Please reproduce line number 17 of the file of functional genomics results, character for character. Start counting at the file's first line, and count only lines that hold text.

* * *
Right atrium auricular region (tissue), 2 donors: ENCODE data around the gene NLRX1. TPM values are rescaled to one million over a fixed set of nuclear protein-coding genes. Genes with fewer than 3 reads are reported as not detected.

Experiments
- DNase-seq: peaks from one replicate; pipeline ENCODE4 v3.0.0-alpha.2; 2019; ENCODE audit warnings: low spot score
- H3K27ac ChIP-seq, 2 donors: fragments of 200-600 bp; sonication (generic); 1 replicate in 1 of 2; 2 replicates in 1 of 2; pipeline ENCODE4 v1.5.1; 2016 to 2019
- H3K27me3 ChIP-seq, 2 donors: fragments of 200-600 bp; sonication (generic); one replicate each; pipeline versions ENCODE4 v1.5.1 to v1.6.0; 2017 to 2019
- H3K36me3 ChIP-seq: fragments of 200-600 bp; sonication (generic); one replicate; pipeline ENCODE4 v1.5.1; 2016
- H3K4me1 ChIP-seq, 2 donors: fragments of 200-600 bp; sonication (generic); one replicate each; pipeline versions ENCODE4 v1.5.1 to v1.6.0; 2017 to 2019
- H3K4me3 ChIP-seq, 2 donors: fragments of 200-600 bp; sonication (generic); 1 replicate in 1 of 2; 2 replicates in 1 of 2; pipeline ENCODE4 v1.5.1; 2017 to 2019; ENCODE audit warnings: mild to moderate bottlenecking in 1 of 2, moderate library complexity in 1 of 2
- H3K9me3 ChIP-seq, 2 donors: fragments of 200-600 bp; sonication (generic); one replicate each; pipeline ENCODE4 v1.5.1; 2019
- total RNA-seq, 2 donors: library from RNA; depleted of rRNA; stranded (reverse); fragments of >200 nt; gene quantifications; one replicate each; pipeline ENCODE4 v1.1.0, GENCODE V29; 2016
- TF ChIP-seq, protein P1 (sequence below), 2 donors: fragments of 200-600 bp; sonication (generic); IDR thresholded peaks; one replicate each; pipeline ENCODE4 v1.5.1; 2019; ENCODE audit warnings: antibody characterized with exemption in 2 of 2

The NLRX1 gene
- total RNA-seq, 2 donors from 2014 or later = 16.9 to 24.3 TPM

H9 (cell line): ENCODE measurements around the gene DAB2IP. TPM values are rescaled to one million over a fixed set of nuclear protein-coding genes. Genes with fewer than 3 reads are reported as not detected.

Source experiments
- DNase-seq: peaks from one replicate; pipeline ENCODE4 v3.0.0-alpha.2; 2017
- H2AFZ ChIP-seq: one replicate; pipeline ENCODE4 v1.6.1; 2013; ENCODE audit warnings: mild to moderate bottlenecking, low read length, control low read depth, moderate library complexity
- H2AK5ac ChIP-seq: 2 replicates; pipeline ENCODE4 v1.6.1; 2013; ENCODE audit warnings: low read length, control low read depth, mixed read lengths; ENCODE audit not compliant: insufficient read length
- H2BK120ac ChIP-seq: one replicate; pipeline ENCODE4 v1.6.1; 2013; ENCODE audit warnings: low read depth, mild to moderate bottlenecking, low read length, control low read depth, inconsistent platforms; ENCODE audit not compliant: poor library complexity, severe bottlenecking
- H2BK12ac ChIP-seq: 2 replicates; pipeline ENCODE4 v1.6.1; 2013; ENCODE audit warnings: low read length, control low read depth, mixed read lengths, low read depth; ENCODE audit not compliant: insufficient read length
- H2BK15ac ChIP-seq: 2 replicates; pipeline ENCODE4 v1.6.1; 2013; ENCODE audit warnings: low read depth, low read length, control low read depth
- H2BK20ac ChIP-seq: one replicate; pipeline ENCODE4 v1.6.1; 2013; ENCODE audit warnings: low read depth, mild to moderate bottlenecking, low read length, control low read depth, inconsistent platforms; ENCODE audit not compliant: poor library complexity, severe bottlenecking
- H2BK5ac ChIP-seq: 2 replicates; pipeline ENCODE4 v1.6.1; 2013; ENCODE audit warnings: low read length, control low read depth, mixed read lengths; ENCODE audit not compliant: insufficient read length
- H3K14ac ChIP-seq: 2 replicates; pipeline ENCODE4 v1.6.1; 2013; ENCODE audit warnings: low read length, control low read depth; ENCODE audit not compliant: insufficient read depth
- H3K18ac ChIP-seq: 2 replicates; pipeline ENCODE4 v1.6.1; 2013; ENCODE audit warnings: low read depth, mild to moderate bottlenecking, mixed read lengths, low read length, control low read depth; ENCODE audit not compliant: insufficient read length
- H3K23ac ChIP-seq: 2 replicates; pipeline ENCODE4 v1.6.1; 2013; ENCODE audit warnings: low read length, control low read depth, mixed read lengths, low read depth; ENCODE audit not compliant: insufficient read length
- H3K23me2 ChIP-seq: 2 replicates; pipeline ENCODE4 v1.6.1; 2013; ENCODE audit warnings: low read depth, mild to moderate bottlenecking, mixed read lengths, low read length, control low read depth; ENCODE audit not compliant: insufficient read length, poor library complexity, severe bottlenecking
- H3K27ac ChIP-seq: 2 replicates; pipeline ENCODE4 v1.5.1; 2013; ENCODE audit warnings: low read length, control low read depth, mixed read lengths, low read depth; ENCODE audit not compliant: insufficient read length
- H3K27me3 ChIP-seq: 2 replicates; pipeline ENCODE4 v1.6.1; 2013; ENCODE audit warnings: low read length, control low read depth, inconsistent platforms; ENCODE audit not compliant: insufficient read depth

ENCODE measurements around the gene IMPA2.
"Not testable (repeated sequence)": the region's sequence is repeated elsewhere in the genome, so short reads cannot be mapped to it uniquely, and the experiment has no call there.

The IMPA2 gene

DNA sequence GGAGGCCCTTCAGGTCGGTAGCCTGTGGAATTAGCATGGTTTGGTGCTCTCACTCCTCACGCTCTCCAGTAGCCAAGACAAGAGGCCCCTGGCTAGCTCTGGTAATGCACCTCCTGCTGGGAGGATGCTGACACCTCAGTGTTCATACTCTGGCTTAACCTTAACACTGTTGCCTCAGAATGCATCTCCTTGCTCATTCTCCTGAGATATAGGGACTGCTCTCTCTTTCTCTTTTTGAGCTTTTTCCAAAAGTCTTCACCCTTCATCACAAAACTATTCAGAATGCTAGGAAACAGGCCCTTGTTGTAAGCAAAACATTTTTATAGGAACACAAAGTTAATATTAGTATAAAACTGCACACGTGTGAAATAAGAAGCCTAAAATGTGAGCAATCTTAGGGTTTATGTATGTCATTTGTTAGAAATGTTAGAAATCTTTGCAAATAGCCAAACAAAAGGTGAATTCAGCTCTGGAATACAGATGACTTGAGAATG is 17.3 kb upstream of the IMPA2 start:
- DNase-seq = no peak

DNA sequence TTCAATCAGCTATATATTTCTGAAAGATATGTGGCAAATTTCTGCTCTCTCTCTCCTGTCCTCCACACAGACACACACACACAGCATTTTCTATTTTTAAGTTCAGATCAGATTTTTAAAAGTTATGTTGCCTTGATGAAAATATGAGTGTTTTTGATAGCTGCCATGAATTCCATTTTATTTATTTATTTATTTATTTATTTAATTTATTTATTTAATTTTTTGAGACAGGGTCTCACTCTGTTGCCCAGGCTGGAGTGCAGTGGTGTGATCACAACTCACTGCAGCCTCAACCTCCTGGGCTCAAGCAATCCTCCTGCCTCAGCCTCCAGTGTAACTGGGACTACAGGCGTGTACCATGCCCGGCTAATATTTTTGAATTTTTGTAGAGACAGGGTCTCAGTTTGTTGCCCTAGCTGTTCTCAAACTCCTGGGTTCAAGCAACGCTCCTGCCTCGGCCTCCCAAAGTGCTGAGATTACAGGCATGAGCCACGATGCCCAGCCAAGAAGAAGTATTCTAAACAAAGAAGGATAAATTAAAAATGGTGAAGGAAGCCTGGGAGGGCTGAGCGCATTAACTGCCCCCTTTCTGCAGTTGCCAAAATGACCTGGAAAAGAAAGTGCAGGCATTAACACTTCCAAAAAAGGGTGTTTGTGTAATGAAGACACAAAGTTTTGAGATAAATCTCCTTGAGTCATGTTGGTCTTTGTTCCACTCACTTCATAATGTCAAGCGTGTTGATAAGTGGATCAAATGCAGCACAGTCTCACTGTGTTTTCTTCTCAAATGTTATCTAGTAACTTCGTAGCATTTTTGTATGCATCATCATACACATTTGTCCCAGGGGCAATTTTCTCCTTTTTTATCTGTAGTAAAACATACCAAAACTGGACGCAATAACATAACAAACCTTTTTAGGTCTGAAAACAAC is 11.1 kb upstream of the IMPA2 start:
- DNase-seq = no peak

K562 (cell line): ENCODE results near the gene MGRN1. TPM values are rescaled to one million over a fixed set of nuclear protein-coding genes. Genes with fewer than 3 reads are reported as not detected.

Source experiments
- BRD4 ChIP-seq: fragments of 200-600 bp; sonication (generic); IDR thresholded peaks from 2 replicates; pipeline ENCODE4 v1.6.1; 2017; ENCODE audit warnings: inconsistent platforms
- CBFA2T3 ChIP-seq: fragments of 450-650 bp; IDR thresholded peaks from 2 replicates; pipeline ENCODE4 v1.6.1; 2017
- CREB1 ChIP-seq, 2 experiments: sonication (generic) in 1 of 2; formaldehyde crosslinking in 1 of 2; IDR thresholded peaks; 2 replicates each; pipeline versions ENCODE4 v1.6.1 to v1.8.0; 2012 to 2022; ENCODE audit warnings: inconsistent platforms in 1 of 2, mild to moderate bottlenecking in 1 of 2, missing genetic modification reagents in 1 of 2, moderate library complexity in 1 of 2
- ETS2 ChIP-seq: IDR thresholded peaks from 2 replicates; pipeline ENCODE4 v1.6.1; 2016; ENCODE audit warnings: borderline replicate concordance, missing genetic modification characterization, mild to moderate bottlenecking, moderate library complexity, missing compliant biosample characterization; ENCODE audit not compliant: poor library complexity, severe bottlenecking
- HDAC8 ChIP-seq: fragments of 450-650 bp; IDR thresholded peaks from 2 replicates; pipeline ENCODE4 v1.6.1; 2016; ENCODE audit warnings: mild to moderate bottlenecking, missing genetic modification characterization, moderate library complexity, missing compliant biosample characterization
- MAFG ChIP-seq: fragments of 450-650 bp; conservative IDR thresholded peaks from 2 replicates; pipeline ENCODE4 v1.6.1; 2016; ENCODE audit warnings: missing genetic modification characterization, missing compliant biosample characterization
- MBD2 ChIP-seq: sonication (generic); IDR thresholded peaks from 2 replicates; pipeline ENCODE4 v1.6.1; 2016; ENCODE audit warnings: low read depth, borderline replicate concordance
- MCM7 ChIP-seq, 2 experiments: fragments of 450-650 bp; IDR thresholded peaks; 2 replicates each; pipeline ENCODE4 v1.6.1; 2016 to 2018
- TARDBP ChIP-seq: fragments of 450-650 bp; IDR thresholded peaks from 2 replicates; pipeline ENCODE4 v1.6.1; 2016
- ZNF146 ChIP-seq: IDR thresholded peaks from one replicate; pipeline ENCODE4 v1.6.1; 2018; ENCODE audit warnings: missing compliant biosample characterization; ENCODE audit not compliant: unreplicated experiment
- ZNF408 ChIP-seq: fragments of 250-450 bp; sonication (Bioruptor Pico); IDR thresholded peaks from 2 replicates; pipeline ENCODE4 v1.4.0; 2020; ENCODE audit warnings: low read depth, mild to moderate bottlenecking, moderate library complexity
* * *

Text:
- H2AFZ ChIP-seq: one replicate; pipeline ENCODE4 v1.6.1; 2013; ENCODE audit warnings: mild to moderate bottlenecking, low read length, control low read depth, moderate library complexity